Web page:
Anita Lahey asked Stephen if he was not working from emotion. Stephen brought up Eunoia by Bok and Erin Moure, claiming she lives in language not emotion per se. Stephen doesn’t think living in language is wrong because it’s important to be emotionally circumspect. The subject of painting is paint and the act of painting, Leotarde said, talking about the interplay between absolute discipline of art and authenticity.
What makes a piece authentic without emotion? Anita asked. Stephen talked about a poem he wrote about his daughter, finding it difficult and embarrassing. He’s not satisfied with it yet. He feels he is better at playing with words. A lot of great poems don’t have origins in the poets’ emotions. He talked about Baudelaire’s Albatross where the emotional centre is centred outside, empathy and feeling is translated into a symbol for all kinds of things, including human nature. He talked about the difference between authentic personal emotion and emotion that is grounded in something that is outside what the poet is writing about.
Rob said there is a crafting to the emotion; you have to present the fake real. People self aware of what they’re doing start to play with language in a cerebral process. John said this is part of the craft of living, to handle our emotional lives in a way that respects other people and at the same time fulfills us.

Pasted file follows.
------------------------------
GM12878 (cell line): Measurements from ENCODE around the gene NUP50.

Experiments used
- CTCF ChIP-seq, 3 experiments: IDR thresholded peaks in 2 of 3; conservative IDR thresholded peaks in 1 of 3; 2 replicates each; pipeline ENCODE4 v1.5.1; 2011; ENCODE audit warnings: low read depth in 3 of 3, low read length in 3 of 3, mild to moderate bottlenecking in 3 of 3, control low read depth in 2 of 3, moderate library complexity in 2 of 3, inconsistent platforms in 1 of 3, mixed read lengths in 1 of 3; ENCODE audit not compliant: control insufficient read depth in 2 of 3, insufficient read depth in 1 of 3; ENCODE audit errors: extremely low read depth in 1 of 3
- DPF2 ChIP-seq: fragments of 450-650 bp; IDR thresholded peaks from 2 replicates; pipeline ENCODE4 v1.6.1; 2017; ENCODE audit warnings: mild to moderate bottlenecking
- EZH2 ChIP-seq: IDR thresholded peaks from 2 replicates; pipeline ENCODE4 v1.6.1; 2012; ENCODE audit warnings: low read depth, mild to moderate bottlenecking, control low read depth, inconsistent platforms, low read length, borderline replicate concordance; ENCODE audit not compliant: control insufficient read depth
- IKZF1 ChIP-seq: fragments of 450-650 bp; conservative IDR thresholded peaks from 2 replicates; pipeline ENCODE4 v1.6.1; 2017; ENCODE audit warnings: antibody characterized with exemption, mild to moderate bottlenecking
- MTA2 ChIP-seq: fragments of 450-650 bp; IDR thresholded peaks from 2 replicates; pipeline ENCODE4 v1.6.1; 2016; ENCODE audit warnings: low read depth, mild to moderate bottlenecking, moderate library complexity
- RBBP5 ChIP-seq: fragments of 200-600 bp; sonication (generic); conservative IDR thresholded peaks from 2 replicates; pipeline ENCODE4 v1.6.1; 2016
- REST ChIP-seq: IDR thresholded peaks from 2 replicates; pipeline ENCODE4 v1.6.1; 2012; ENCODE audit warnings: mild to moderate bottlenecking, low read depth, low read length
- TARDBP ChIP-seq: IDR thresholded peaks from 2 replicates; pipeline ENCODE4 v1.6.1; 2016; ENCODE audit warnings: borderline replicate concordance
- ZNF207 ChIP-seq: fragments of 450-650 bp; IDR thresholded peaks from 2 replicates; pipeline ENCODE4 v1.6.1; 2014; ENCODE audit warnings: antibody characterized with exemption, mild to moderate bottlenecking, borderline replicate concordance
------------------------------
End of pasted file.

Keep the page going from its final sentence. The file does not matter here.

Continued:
John worried that there is a danger that unless emotion is part of the mix and somewhat recognizable and part of the ground of writing, there’s a danger in losing audience. That’s what’s happened with a lot of contemporary poetry, which has moved off to language and intellect. He feels feeling is part of the dance and we tend to be cerebral and playful lot and should be taken to task for that. Stephen mentioned Shakespeare. What personal emotion is in any work of Shakespeare? It is art.